Each nonconstant trajectory segment is generated using the minimum time for the slowest joint (including the base) of the robot to move from the starting knot point to the ending knot point of the segment, taking into account constraints on speed and acceleration. For the arm, the segment for each joint is a cubic polynomial of time, and for the base, the segment is a linear function with parabolic blends. Specifically, the minimum execution time Tij of each joint i for each path segment j is first calculated based on the cubic trajectory, under the maximum acceleration and maximum speed constraints of joint i. For the same path segment j, the minimum time for the base i = 0 is also calculated based on a linear trajectory with parabolic blends under its maximum acceleration and velocity constraints. Next, the maximum of Tij among all joints (including the base), Tmax,j, is used as the time needed to complete the path segment j. Based on Tmax,j, the corresponding trajectory segment (for the arm and for the base) can be generated.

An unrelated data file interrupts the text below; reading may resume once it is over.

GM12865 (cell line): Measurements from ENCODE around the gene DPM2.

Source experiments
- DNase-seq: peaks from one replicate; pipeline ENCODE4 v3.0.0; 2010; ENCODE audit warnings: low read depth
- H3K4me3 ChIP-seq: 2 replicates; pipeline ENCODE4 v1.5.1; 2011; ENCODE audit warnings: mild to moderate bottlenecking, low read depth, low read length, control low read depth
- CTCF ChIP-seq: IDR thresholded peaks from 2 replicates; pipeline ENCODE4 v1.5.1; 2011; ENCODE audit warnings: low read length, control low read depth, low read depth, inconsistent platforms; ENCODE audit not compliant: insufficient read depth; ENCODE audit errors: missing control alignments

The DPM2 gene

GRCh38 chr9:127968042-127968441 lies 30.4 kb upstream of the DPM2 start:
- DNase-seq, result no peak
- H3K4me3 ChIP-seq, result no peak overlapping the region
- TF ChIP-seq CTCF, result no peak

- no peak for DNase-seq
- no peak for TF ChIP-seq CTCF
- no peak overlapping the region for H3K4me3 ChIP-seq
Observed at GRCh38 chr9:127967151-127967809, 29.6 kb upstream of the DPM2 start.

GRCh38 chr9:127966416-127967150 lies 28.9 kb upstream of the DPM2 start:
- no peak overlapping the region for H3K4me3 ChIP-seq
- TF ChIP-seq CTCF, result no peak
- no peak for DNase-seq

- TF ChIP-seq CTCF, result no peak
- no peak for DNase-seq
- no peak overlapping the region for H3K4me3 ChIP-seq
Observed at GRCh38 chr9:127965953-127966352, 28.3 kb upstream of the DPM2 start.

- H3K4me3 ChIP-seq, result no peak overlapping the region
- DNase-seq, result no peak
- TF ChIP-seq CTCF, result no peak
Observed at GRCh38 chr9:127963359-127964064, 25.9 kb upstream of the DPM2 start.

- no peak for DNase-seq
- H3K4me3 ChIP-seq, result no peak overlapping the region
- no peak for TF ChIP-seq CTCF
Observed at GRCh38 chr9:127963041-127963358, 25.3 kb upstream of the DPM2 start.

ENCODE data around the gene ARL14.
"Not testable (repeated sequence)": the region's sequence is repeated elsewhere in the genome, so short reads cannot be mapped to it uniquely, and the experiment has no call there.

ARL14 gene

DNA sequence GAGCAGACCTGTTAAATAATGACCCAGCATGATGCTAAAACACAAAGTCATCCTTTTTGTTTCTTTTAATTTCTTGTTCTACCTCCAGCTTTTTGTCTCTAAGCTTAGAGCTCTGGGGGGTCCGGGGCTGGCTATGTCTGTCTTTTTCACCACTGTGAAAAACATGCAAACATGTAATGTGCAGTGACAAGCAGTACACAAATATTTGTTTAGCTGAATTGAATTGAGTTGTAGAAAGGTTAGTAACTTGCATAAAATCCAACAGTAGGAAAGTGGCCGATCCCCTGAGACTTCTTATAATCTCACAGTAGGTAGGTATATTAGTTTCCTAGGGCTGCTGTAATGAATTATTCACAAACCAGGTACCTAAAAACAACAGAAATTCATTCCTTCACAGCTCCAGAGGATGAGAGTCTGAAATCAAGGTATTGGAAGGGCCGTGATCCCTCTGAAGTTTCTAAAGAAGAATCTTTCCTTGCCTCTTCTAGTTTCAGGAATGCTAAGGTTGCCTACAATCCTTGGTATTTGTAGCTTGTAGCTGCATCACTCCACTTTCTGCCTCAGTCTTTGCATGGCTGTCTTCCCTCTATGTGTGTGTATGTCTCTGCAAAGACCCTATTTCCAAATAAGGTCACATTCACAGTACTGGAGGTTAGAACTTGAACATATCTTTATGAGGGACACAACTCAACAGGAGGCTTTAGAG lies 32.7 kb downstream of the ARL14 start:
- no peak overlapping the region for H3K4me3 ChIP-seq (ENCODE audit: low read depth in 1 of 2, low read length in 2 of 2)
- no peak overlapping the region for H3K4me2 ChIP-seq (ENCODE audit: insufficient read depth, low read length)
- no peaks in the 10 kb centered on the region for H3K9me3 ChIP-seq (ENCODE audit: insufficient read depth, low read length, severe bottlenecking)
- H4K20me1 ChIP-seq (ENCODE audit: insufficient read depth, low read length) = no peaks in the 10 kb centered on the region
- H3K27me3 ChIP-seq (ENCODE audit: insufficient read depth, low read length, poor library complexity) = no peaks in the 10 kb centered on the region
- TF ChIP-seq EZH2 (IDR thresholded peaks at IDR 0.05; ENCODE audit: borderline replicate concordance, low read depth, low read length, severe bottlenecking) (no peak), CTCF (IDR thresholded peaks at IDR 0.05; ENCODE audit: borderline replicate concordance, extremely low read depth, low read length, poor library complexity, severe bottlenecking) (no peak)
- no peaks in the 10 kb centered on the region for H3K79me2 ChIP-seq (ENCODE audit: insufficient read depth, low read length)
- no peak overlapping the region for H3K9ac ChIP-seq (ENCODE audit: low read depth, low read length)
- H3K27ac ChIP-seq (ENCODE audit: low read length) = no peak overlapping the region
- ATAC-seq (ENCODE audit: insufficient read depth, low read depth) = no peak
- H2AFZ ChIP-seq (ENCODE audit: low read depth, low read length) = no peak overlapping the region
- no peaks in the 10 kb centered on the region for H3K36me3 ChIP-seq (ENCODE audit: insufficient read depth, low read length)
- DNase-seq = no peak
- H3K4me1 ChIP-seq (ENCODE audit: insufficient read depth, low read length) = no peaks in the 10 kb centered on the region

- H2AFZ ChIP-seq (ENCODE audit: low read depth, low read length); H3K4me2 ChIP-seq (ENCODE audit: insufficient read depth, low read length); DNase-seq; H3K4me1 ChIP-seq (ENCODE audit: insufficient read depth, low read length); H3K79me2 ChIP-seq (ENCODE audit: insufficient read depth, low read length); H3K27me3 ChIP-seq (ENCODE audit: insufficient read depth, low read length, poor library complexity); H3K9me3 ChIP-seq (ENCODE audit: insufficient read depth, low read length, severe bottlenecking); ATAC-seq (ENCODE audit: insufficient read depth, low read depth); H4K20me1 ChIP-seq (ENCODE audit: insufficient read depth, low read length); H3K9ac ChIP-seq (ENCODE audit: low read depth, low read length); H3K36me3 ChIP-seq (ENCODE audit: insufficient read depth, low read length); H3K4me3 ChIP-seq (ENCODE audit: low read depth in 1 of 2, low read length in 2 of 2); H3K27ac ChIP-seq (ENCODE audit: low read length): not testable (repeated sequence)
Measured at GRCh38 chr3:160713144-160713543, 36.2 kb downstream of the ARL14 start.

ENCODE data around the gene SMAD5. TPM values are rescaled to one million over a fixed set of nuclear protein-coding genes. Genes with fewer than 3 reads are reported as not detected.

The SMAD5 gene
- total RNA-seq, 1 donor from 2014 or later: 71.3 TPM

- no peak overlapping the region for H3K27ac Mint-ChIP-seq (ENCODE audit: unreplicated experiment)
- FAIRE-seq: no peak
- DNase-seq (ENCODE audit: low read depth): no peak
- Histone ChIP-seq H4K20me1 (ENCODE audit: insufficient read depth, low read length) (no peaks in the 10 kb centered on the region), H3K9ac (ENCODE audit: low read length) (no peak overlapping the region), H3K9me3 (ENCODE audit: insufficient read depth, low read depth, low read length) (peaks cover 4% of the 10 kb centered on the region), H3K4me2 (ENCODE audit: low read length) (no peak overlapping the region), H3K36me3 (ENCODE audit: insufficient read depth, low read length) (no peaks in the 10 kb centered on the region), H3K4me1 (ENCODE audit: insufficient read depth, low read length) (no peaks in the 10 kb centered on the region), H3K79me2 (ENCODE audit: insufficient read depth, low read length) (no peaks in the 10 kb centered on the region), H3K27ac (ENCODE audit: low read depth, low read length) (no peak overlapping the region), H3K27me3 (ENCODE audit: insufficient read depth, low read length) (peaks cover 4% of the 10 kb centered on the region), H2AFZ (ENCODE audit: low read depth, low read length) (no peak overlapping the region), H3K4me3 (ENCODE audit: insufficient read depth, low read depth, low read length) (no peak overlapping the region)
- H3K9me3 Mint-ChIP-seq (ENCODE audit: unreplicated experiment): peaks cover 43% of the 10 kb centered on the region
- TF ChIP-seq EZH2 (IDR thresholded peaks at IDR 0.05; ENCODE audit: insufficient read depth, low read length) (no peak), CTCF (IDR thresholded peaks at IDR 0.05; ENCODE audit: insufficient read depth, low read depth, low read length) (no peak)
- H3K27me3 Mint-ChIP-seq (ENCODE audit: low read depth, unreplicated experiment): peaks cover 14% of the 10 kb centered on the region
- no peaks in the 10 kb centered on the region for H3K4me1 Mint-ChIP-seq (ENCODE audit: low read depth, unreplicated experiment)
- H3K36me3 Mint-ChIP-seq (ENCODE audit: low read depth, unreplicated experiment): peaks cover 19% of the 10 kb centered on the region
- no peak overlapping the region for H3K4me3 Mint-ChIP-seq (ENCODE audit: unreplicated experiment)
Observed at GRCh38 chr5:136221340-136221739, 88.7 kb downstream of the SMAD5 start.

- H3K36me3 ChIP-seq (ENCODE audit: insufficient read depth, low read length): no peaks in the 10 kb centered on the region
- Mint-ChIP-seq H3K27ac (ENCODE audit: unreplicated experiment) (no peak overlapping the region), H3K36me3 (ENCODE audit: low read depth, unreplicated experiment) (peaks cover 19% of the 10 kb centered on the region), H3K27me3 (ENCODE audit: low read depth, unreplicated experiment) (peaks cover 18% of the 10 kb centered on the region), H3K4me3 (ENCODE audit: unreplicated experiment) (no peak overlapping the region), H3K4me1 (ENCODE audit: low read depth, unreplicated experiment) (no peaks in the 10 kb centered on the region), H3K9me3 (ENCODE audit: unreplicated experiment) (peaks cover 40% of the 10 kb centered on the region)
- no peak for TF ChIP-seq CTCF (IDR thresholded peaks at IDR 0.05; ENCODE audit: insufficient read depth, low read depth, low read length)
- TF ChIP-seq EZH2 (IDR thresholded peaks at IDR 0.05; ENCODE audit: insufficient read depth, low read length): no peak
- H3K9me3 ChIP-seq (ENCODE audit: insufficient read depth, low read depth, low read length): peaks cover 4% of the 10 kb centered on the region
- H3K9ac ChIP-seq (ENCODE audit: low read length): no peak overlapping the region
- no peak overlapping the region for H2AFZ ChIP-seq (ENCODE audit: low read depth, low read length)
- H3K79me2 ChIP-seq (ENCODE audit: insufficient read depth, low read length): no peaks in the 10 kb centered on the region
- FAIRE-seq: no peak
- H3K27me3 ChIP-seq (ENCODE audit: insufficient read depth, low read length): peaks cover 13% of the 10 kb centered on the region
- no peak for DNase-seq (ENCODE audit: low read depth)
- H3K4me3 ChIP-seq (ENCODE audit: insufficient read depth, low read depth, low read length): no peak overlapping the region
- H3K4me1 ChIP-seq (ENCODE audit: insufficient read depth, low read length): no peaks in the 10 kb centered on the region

Note that more sophisticated methods taking into account dynamics and torque constraints [36], [37] can be used to determine minimum-time trajectories. However, here we need to compromise computation for true minimum-time trajectory for real-time performance in planning.

Fig. 3 illustrates a robot and its arm and base trajectory populations, respectively. Each trajectory is indicated by line segments connecting wrist position or base position at each knot point. Note that the lines themselves are simply to show the order in which the knot points are visited in each path and certainly not the actual paths. The heavy line in each figure indicates the path with the highest fitness for its trajectory.



An initial population is a combination of randomly generated and deliberately seeded trajectories. The RAMP algorithm generates random trajectories made up of randomly chosen knot configurations as uniform samples within the joint limits of the manipulator and the workspace boundaries of the base. The initial base and arm configuration, respectively, determine the starting point of each. An ending base configuration is randomly generated within a reasonable neighborhood of the goal gripper location so that the gripper goal can be reached. Inverse kinematics is used to find a corresponding ending arm configuration in joint space. A random number of intermediate knot points are inserted into the base's trajectory and the arm's trajectory. Each knot point is a randomly sampled configuration. Once the knot points are created, the trajectory can be computed (see previous section). The other information about each trajectory segment in the segment data structure is determined through fitness evaluation of the trajectory.